For example, she says, a super-strong container could hold the radiation while protecting the cargo in case of a crash or train derailment. “Just to protect against puncture or the leakage of nuclear material is huge,” she says.
Rabiei and her team added tungsten, steel and vanadium, so-called “high-Z materials” that effectively block radiation. The researchers tested shielding performance against X-rays, neutron radiation and several types of gamma rays. They found that the high-Z foam is comparable to bulk materials at blocking high-energy gamma rays and much better than bulk materials—even steel—at blocking low-energy gamma rays. Similarly, the high-Z foam outperformed other solutions at blocking neutron radiation and performed better than most at blocking X-rays.
“Even though tungsten and vanadium are heavy materials, we could accomplish better radiation shielding in all three categories of gamma ray, neutron and X-ray, and at the same time, mechanical properties did not deteriorate, and we can maintain the low density. This is important because we did use some heavy materials like tungsten, and we can still make something as light as aluminum and also maintain the mechanical properties,” Rabiei adds.
For now, the composite metal foam is not quite as effective as lead, but that likely will change soon. The testing done so far was preliminary, and the material was not yet optimized for peak performance. “In order to take it to a point where it is exceeding the performance of lead, we need to add more of the high-Z elements and optimize the performance of each element to where it is perfect. We just added a little bit, and it worked very well. How much would be enough is what we need to determine from this point on,” Rabiei reports.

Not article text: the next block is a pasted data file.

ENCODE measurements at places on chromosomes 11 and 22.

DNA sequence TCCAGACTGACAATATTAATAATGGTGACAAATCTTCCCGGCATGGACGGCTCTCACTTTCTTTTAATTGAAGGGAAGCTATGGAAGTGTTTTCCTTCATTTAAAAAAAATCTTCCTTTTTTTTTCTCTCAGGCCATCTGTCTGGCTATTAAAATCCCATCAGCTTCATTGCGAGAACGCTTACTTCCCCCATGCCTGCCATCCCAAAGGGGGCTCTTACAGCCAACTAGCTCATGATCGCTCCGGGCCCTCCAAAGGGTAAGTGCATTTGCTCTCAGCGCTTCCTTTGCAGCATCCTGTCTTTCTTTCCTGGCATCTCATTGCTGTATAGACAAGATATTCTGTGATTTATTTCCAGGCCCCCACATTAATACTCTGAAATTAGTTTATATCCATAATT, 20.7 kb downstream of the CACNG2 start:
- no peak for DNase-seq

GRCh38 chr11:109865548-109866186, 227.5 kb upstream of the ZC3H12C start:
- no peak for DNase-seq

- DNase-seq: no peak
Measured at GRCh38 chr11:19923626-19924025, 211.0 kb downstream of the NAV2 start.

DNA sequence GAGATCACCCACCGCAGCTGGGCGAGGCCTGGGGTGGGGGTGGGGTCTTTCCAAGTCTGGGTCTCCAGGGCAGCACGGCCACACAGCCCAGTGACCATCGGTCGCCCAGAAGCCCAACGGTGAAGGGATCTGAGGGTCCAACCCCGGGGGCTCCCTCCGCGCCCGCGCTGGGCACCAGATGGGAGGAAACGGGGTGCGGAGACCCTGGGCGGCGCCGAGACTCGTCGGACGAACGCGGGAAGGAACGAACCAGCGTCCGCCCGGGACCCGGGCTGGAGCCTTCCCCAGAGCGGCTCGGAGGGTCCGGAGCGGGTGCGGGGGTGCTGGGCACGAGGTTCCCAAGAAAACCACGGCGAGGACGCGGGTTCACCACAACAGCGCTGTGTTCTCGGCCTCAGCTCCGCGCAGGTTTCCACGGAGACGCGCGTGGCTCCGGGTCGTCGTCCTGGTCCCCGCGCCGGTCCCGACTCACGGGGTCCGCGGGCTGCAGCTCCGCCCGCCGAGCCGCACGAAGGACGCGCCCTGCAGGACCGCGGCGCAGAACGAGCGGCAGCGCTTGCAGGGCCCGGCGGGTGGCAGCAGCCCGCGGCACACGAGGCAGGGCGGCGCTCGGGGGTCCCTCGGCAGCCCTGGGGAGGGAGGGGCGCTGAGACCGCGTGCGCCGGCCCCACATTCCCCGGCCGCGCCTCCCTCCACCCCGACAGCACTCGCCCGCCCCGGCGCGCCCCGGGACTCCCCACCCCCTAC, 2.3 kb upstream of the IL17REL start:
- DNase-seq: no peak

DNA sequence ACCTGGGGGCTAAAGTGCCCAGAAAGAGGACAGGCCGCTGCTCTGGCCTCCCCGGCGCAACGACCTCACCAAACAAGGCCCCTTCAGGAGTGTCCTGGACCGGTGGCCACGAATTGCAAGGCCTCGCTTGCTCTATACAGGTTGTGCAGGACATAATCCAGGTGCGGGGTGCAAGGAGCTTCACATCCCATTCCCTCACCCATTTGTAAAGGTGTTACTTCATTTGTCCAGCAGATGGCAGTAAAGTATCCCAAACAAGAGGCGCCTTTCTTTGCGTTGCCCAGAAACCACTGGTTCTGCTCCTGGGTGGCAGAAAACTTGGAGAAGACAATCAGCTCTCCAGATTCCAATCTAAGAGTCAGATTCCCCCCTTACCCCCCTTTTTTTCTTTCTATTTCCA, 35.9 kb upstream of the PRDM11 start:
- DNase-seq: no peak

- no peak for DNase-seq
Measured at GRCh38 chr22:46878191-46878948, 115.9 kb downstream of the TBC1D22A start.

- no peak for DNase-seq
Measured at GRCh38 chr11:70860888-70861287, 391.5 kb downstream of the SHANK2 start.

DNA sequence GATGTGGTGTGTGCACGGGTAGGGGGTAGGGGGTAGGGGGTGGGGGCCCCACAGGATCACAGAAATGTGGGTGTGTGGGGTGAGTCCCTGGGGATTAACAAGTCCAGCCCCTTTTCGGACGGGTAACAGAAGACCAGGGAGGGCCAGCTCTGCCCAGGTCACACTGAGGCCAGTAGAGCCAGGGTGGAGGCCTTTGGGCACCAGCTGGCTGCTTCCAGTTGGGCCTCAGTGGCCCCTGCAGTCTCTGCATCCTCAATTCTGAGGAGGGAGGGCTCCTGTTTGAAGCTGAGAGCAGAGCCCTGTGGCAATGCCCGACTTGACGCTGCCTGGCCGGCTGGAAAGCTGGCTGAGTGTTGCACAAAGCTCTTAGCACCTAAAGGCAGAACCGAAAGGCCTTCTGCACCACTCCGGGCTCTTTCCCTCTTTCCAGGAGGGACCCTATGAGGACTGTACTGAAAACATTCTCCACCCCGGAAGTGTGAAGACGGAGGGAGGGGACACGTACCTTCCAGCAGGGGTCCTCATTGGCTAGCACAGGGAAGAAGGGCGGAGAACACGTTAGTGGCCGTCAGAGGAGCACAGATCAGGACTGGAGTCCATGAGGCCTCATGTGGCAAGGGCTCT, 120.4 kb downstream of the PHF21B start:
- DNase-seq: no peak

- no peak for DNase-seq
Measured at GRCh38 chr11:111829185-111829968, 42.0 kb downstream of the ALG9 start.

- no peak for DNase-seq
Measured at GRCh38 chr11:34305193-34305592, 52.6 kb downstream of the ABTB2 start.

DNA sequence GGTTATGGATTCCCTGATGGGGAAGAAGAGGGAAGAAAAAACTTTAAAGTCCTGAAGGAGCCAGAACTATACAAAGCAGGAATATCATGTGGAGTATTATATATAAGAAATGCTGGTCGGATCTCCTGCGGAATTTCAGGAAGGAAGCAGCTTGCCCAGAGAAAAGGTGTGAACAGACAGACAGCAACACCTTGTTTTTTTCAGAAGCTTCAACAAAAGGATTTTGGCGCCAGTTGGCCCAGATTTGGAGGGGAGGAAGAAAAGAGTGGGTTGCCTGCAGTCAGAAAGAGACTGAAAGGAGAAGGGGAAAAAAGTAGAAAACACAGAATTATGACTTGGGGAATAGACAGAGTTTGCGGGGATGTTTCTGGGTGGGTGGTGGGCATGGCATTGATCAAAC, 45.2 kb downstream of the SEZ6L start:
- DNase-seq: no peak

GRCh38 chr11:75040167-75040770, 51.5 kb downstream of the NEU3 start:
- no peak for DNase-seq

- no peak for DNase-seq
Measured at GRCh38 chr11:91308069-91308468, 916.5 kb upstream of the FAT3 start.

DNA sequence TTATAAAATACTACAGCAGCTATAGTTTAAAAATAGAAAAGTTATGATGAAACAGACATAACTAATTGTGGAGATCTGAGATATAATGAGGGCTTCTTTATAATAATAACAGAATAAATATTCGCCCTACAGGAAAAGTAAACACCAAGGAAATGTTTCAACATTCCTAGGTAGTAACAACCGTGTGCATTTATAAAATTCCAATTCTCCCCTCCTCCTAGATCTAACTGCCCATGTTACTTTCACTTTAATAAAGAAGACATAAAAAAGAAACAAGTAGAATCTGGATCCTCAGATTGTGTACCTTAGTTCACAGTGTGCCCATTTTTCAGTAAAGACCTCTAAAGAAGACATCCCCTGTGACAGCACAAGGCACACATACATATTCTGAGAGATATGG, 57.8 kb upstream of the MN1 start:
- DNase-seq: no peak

Although the high-Z materials are heavy, researchers may be able to add more without significantly increasing the composite metal foam’s weight. “With the amount we added, we couldn’t see any downside. Adding more could be increasing the density to some extent, but that has to be explored further,” she says.
And now the material is about ready to transfer from the lab. “It’s pretty much to the point where we can start commercialization. We’re now talking about potential fundraising and making it available for the nation. There has been more than $1 million worth of research done from where it was an idea to now, and it is time for us to start taking it out to taxpayers to benefit from it,” she says.
In fact, the team is working on a commercialization plan. “It is not coming in the far future. It is coming soon,” she promises.
Although the military, NASA and others have shown interest, the major remaining challenge may be finding someone willing to put the material to use. “We are human, and every time something new comes up, people resist coming out of their comfort zones to give it a shot,” Rabiei states. She indicates that she looks forward to finding one person creative enough to put the new material in a structure and demonstrate its benefits to the world.
To illustrate her point, Rabiei recalls that her own passion for metallurgy was ignited when she was still in high school, visited a factory and witnessed the power of forging red-hot metal. At 19, she authored a 600-page book. She went from one publisher to the next, but they all seemed to want more experienced authors with “multiple degrees hanging on their walls,” she says.
Finally, an older gentleman contacted her with an offer to publish the book. “He told my parents many years later that he still had bread on the table because of that book. God bless his soul,” Rabiei says. “Somebody has to be courageous enough to step forward and trust.”